From research into preventing blindness in glaucoma, to a women in science fellowship for an Imperial chemical engineer, here is some quick-read news from across the College.
Eyes on researchImperial bioengineers are teaming up with MIT and Duke University to focus on factors in sight loss.
Drs Darryl Overby and Sam Au , from the Department of Bioengineering , will use new ‘organ-on-a-chip’ technology to study the effects of changing eye pressure, as well as the effectiveness of new drugs. The device, which will contain human eye cells, mimics the flow of fluid as it drains from the eye and could help to investigate the drivers of glaucoma.
Dr Overby said: “This will ultimately allow us to develop better drugs that more effectively lower eye pressure and prevent blindness in glaucoma.”
Funder, Fight for Sight, which will provide £100,000 to support the project, says the approach “could offer solutions for this leading cause of sight loss”.
Read the full story on the Fight for Sight website.
Ammonia winAmmonia is one of the most widely used chemicals, playing a key role in making fertilisers, plastics, explosives, textiles, pesticides, dyes and other chemicals.
However, making ammonia via the Haber Bosch process consumes colossal amounts of fossil fuels and emits more than one percent of the world’s carbon dioxide - so scientists are working towards making ammonia production sustainable.
The Technical University of Denmark, Stanford University and Imperial have now published a paper that confirms that electrochemical processes can produce ammonia at room temperature and ambient pressures.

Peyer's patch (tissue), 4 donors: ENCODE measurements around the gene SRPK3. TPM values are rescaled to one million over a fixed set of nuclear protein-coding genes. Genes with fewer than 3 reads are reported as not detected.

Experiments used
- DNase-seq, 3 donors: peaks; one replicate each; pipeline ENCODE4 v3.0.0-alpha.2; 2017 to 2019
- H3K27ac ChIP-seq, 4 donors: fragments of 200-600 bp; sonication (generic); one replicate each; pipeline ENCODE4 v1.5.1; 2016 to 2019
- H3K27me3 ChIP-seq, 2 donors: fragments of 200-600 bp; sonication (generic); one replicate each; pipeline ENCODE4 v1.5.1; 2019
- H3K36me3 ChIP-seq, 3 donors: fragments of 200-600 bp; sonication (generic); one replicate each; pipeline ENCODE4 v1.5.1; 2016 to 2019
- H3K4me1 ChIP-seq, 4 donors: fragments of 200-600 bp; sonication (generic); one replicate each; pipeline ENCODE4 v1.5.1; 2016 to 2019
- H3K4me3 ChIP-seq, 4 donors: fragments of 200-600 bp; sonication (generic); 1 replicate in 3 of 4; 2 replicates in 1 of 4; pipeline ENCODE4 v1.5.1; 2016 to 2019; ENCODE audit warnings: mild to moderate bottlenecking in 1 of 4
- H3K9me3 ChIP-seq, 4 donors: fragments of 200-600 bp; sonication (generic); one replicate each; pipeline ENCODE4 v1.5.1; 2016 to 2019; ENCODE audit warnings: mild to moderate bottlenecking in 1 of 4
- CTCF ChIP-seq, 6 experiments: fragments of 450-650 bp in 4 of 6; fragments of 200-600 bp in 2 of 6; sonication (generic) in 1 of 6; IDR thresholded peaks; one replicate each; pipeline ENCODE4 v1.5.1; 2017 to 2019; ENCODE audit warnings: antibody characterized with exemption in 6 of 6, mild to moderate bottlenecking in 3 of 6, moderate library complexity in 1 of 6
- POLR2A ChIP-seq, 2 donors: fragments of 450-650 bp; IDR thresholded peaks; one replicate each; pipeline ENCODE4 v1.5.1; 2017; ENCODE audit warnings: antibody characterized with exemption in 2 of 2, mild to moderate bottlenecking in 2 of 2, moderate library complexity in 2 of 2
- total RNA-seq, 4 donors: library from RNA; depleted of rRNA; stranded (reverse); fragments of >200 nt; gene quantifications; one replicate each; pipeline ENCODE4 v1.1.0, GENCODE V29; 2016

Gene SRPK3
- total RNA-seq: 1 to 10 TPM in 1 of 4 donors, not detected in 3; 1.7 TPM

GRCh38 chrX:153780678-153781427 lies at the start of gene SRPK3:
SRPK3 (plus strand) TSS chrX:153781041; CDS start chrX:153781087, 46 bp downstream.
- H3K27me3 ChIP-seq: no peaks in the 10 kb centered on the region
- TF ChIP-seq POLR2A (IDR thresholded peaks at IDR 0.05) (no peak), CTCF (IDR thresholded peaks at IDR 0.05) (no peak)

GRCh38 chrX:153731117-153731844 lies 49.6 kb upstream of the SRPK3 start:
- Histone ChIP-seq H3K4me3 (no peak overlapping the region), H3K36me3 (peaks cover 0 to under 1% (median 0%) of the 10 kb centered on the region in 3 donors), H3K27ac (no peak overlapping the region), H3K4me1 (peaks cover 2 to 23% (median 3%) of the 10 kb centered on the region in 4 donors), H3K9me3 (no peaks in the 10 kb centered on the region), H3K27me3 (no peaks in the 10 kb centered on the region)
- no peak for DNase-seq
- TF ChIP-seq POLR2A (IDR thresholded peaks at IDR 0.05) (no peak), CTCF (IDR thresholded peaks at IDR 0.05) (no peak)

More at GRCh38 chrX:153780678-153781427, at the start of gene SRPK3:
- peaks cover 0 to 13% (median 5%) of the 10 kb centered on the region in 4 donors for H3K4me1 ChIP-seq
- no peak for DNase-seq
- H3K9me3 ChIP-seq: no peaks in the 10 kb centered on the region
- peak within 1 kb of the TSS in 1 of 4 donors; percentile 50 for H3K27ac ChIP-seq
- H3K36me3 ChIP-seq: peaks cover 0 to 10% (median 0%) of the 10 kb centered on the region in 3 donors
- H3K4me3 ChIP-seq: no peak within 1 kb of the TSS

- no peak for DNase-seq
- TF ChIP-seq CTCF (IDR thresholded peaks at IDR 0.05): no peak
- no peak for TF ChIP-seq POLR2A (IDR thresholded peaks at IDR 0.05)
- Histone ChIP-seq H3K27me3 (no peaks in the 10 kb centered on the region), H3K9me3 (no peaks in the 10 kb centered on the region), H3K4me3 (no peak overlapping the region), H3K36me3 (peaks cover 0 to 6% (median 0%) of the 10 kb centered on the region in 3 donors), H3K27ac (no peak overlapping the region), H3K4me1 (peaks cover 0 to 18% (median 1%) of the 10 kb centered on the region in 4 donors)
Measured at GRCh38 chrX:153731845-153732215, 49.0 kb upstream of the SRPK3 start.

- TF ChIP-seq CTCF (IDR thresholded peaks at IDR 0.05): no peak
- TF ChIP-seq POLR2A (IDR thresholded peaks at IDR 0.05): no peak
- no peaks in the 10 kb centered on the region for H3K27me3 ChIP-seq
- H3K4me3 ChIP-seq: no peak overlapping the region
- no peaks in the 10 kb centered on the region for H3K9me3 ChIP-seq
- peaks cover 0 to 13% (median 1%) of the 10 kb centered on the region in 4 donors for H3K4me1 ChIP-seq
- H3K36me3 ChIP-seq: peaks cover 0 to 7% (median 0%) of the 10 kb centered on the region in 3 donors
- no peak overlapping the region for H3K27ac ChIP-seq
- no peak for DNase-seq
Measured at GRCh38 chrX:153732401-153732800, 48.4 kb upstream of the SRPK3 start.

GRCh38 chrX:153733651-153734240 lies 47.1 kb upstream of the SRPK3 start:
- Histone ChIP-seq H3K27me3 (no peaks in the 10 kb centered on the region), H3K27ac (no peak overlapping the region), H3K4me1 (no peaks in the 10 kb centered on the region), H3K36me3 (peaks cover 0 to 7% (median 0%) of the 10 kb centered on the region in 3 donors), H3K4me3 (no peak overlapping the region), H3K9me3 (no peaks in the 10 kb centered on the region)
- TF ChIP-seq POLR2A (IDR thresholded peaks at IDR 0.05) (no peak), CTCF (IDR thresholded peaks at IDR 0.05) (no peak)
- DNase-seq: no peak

Co-author Dr Ifan Stephens , from Imperial’s Department of Materials , said: “Our protocol provides unequivocal and quantitative evidence that ammonia synthesis is possible using electrochemistry, without the high temperatures and pressures needed for the Haber Bosch process. We are now looking for ways of making the reaction work efficiently. Should we be successful, we could produce green ammonia on a large scale, using water, air and renewable electricity.”
Read the protocol and paper in Nature: A rigorous electrochemical ammonia synthesis protocol with quantitative isotope measurements.
Women in Science awardImperial’s Dr Sepideh Khodaparast received the L’Oreal-Unesco Women in Science Fellowship (FWIS) 2019 at a ceremony in the Houses of Parliament on 15 May.
Dr Khodaparast, of the Department of Chemical Engineering won the award for her work on developing new tools to address the global threat of antimicrobial resistance.
She said: “It’s an honour to receive this award and recognition for my research.”
The award will help her to establish the scientific collaborations and develop the technical tools that are essential to her interdisciplinary research.
The Fellowship, worth £15,000, is awarded annually to five early career researchers from across the globe. It is designed to provide flexible and practical support to enable recipients to further their research and careers.
Dr Khodaparast’s supervisor Professor Joao Cabral added: “This award recognises Sepideh as an outstanding researcher, who combines vision with hard work, and leadership with generosity.”
Want to be kept up to date on news at Imperial?
Sign up for our free quick-read daily e-newsletter, Imperial Today Photos and graphics subject to third party copyright used with permission or © Imperial College London.
Communications and Public Affairs